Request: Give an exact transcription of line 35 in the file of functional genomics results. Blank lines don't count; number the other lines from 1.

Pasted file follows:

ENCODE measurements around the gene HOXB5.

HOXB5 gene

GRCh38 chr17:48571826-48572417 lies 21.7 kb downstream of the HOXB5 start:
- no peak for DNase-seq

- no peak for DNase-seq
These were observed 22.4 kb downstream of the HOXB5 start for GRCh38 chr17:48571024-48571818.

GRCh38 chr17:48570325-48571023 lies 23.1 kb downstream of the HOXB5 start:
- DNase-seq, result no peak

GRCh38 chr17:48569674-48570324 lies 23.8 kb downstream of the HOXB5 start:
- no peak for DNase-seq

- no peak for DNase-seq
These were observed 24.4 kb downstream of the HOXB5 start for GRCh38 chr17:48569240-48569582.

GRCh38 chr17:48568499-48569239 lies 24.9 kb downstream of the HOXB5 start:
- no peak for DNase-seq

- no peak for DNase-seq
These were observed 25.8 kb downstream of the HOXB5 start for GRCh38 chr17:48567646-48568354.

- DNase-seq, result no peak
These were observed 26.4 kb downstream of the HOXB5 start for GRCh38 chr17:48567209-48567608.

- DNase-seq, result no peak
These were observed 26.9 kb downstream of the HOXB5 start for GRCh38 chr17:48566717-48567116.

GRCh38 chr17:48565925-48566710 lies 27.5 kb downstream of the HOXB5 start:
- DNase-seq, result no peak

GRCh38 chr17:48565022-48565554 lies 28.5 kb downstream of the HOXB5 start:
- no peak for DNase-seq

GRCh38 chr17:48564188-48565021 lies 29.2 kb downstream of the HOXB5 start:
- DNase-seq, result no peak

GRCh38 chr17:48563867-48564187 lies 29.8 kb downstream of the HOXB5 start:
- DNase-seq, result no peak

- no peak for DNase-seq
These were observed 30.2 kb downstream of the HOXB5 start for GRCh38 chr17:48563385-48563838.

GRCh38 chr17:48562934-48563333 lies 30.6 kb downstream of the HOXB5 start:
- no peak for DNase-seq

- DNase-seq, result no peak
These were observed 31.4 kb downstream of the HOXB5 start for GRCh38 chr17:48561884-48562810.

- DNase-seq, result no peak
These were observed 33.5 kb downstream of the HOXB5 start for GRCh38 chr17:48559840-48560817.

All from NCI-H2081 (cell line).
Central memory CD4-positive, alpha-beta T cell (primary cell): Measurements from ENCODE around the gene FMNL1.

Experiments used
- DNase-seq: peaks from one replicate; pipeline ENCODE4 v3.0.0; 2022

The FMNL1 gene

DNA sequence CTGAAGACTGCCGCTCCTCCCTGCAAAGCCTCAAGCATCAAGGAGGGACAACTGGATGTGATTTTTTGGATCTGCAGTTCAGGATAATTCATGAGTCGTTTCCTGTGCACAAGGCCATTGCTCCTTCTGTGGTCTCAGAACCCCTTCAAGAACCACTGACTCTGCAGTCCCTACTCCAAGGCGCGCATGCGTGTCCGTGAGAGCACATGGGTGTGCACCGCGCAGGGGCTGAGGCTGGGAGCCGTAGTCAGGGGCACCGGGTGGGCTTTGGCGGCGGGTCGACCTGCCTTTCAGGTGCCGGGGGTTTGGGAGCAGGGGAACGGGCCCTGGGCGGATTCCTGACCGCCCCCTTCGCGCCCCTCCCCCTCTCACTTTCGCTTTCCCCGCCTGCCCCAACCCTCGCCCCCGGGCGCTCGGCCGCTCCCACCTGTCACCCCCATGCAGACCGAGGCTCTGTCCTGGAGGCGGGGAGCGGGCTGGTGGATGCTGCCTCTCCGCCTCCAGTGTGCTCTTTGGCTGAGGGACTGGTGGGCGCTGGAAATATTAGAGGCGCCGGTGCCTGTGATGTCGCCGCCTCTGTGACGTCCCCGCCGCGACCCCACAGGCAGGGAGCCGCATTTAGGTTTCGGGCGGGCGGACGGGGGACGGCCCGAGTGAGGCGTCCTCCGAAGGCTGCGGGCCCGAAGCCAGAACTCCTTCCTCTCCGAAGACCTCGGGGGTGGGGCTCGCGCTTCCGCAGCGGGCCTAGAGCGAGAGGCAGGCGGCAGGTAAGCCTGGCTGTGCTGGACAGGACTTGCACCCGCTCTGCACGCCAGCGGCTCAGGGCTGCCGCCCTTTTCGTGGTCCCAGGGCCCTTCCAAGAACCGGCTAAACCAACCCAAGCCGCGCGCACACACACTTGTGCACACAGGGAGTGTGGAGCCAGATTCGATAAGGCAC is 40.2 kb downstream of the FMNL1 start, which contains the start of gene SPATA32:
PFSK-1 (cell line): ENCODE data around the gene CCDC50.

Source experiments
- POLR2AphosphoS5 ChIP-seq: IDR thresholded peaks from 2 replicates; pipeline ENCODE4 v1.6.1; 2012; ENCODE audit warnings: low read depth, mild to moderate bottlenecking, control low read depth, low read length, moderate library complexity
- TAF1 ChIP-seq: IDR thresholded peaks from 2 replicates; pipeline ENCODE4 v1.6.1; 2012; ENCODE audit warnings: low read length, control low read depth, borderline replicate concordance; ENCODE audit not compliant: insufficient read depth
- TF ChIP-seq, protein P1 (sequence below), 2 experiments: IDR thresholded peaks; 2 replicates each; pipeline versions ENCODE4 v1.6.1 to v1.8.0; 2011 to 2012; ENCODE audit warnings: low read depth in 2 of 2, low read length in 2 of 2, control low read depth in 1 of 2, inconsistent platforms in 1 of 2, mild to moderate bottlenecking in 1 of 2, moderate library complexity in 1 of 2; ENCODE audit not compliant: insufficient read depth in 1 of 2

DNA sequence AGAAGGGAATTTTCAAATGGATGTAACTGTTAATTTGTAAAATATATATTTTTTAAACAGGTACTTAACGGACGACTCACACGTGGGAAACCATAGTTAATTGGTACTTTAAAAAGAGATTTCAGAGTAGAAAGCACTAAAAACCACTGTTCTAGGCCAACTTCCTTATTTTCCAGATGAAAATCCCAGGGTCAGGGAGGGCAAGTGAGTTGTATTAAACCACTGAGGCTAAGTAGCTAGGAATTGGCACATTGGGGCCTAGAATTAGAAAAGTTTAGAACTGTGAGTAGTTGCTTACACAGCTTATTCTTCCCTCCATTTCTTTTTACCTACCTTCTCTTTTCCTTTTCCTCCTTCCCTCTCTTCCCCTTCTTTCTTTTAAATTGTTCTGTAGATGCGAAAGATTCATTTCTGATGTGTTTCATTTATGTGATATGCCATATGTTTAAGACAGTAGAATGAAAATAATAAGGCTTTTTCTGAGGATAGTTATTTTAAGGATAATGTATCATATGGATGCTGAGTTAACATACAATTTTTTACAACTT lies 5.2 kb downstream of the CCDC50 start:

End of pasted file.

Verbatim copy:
- DNase-seq, result no peak